When we got to the bar, he still had his huge grin on his face. I took him to the corner of the room and pointed up to the ceiling where the water was still dripping. As I started to explain that the drip was coming from his room, his grin slowly faded, replaced by a look of bewilderment–he glanced at the untended beer tap no fewer than three times, certain that it was the reason he was there, but puzzled as to why no one was pouring him a glass. His level of distraction caused me to say his name aloud several times to try to win his attention. If he had worn his tie, I would I have tempted to yank it and yell “Heel!”
Eventually, it got through to him that a) there was a problem in his room, and b) he was not in the bar to get a beer. It was clearly evident which of the two disappointed him more: as we left the bar to go up to his room he was looking over his shoulder at the beer tap as if he were hoping that it would follow us up the stairs.
As we approached his room, it hit me: the place was no doubt a complete pig sty (I had visited his room before), and although it was by no means a stellar hotel, I really liked the owner and I was no doubt going to be embarrassed when he witnessed the way that Ohmygod had treated his room. Ohmygod was barely moving as he labored up the stairs–initially, I thought he was perhaps embarrassed about having us all in his room, and was hoping to delay the event (perhaps like the condemned as they made their way to the gallows). More likely, he was saddened by his unrequited thirst back in the bar.
As Ohmygod fumbled to unlock the door, I considered turning my head and averting my eyes from the disaster that undoubtedly awaited on the other side of the door. But when you know a train wreck is coming, it is very difficult not to watch.
He opened the door.
Nothing.
The room was actually fine–I dare say it was even in better shape than mine was at the time. Maybe this was not going to be so bad after all–perhaps the leak was an interior plumbing issue and had nothing to do with Ohmygod at all.
Then we made our way to the bathroom.
Ohmygod.
To say that it looked like a bomb had just gone off is an insult to bombs everywhere. All three of his cycling shorts and jerseys were strewn about–not as if he had just washed them (the stench suggested otherwise), but rather as if he had been wearing all three simultaneously and suddenly needed to remove them instantly–due to either a violent need to get his bathing over with as quickly as possible, the sudden realization that a colony of fire ants had just invaded, or the promise of intense, passionate sex.
OK, that last one made me throw up a little bit in my mouth.
I can’t begrudge the Petit Ecolier choice...

I can’t begrudge the Petit Ecolier choice…

There was also two empty beer bottles, a third of a baguette and an empty jar of nutella (no indication on whether the jar was emptied by the other 2/3 of the bread, but my guess was “yes”), a French newspaper (?), an open box of Petit Ecolier cookies, with a half a cookie left, a jockstrap (ew), his bike (?!?), and about five centimeters (two inches) of water on the floor. The “shower” was a bathtub with a hand spraying device (which was dangling over the side of the tub, but no water was emanating from it). The owner, to his credit, paid no attention to the ancillary damage, but asked me what happened.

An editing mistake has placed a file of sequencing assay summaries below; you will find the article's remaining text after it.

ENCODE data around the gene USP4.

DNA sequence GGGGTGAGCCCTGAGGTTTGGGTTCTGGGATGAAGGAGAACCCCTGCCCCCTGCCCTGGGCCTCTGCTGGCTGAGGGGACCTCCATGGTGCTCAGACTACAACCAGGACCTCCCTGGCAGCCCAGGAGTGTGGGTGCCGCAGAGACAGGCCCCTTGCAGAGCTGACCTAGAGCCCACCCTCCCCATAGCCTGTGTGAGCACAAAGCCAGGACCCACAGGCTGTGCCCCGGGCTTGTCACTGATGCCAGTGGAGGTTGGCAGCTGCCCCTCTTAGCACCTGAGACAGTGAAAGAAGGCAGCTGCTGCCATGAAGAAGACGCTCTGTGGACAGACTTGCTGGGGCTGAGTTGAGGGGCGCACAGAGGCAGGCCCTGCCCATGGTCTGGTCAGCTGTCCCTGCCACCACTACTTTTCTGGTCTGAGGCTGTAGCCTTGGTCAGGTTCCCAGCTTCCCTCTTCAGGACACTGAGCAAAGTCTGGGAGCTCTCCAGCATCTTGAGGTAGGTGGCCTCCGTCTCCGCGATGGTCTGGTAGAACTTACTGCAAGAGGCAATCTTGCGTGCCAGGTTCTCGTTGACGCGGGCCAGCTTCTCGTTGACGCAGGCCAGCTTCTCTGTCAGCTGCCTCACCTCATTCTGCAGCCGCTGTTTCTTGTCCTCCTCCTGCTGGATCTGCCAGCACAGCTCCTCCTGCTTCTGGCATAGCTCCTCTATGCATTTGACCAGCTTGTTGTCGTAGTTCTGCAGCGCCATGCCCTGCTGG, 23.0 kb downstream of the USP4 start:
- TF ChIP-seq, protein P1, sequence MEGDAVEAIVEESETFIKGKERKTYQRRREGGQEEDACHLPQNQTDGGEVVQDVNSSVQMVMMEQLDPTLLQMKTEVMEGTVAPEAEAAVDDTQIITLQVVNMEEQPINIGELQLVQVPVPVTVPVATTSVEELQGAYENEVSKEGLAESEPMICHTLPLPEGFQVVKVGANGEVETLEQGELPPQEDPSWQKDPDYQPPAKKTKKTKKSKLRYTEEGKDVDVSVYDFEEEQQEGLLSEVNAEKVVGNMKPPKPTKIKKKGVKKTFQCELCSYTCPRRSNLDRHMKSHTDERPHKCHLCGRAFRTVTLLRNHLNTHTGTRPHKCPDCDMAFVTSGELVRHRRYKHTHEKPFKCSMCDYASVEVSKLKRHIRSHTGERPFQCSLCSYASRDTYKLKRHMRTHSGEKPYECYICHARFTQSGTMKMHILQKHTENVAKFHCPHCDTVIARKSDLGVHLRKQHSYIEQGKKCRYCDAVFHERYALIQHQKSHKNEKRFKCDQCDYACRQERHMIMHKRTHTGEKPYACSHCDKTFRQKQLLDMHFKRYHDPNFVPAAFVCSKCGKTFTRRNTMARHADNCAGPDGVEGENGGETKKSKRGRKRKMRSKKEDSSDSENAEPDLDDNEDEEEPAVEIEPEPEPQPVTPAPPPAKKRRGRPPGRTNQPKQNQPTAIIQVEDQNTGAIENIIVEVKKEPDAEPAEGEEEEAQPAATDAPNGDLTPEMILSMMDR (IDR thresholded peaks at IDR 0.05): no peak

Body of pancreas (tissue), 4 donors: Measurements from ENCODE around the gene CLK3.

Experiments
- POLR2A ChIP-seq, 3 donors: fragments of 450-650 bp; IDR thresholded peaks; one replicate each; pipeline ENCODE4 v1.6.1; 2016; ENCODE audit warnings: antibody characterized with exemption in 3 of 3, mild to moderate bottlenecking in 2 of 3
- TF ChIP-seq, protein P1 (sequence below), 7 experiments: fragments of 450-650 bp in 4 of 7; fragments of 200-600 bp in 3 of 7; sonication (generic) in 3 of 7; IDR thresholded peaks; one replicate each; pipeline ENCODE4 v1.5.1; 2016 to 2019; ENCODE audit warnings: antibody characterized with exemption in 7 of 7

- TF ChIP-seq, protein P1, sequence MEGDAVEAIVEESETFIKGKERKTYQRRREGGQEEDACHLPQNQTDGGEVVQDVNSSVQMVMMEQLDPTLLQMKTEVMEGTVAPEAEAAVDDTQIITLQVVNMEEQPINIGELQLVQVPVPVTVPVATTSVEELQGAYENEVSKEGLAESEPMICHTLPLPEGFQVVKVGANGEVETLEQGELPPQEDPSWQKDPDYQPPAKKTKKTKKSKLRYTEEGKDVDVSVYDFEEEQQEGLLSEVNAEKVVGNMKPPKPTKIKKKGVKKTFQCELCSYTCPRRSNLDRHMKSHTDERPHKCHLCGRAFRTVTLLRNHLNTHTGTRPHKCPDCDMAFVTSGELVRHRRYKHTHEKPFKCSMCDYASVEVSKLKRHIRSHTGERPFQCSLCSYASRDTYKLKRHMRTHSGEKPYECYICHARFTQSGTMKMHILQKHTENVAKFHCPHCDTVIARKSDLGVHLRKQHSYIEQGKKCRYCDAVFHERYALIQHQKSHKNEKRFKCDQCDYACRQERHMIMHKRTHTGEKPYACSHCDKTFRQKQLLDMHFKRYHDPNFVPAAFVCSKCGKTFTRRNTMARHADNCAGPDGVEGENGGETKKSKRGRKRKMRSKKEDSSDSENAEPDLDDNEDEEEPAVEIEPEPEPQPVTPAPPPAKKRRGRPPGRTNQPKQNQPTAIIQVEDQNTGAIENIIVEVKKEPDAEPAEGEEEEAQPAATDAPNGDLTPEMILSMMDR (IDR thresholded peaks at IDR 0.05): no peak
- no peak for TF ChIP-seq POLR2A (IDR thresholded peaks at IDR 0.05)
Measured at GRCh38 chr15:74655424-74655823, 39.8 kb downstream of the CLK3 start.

The tub looked something like this.

The tub looked something like this.

I then translated the question to Ohmygod, he went into a several minute virtually incomprehensible diatribe, concluding with him turning on the water to the shower head. Instantly, water not only shot out of the head, but also out of an apparent hole in the hose very near where it attached to the faucet. The owner acted quickly, shut off the water, and started apologizing profusely. He was turning a bright shade of red, embarrassed about the malfunctioning hose. Since he had only just met Ohmygod, he obviously did not suspect that the hole in the hose was likely caused by some act of the room’s occupant—I was betting that he had used it as some sort of climbing rope so that he could get into the tub, or perhaps as a tether as he tried to reach the remaining Petit Ecolier over on the vanity. Regardless, there was no doubt in my mind that he was at the root of the mishap. The owner had already summoned a housekeeper, however, and she arrived with a mop and a stack of towels, and set about cleaning up Ohmygod’s mess, so I felt no need to further interrogate my anti-diva.

Instead, we returned to the dining room, where they others seemed to be having a grand time (champagne has that effect on people). Luckily, they had not yet polished off both bottles, so I was able to get a flute as soon as I sat back down. We were seated at a rather large table in the center of the dining room, and fortunately, Ohmygod was as far away as possible given the set-up. I was sitting at one end of the table and was quickly engaged in conversation with CC, Paul, and Maggie. CC was laughing about the climb up to Jouarre and mentioned several times how I had “rescued her” by coming back down and taking all her gear and bike back up. She went so far as to say the words “my knight in skin-tight armor” after the third mention.
Oh boy.
I did not have much time to ponder this potentially troubling development before our meals arrived, which luckily gave me the opportunity to change the subject. I was anxious to hear what Paul thought of the food, as he had told me that he fancied himself a bit of a gourmet chef wanna-be and one of the main reasons he came on the trip was to play close attention to the food and how it was prepared.
Our pleasant conversation continued for a few minutes before I was nudged by Maggie, who then motioned down to the other end of the table. The sight was not pleasant–Ohmygod was gorging himself–he seemed to be a contestant in an eating competition as he was packing as much food as he could into his mouth without seemingly chewing. I was aghast, but as repulsive as it was, there was something odd that I could not quite place to the way he was devouring his plate of beef bourguignon.
Then I noticed his fork and knife. They were still at their proper table placement.
Untouched.
He was eating the dish with his fingers.
Ohmygod.